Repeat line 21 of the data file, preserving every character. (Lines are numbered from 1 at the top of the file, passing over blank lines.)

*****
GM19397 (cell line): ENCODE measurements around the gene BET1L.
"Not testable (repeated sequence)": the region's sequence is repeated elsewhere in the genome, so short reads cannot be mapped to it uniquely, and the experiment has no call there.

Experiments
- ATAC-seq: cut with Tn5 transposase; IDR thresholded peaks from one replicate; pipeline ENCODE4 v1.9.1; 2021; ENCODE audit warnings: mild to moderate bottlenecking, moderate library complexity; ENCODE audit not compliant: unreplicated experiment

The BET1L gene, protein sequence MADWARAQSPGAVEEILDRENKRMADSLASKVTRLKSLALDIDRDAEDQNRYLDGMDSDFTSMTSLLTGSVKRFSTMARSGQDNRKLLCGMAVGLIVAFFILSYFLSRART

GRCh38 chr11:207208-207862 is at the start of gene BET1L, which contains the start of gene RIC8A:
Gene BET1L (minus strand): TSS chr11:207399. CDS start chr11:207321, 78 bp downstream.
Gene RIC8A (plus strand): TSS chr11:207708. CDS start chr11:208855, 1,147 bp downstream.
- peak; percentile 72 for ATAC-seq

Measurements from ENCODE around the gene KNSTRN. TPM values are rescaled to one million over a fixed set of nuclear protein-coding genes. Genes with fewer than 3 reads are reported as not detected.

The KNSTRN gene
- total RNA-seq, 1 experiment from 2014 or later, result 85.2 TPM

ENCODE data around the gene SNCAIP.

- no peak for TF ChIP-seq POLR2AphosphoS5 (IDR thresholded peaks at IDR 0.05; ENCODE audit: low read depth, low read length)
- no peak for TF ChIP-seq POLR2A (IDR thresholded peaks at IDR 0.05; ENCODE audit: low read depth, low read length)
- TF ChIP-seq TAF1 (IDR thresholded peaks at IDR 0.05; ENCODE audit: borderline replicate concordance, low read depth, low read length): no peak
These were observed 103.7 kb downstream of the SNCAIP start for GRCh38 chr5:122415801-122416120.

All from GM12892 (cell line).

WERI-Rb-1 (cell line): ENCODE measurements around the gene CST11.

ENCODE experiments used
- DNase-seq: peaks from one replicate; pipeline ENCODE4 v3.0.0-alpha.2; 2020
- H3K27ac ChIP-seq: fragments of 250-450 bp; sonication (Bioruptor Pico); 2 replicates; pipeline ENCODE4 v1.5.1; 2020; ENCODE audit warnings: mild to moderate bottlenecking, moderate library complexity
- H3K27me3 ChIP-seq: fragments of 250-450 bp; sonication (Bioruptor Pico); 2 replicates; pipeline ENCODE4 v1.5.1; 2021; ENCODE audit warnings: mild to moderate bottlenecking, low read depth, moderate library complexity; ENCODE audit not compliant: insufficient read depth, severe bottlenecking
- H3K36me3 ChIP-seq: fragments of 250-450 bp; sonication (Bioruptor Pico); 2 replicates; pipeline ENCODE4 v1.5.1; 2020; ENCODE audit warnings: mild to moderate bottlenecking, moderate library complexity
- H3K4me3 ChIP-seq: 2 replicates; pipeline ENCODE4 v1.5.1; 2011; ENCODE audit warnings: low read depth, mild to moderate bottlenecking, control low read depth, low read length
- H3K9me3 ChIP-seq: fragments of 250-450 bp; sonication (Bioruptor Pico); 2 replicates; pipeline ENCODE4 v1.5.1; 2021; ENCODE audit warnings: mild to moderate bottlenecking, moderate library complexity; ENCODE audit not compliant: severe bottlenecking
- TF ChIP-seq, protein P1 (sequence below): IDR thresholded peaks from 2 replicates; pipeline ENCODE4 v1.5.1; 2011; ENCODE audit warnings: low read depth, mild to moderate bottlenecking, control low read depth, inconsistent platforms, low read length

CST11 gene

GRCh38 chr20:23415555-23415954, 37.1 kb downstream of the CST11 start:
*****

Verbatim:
- DNase-seq: peaks from one replicate; pipeline ENCODE4 v3.0.0-alpha.2; 2020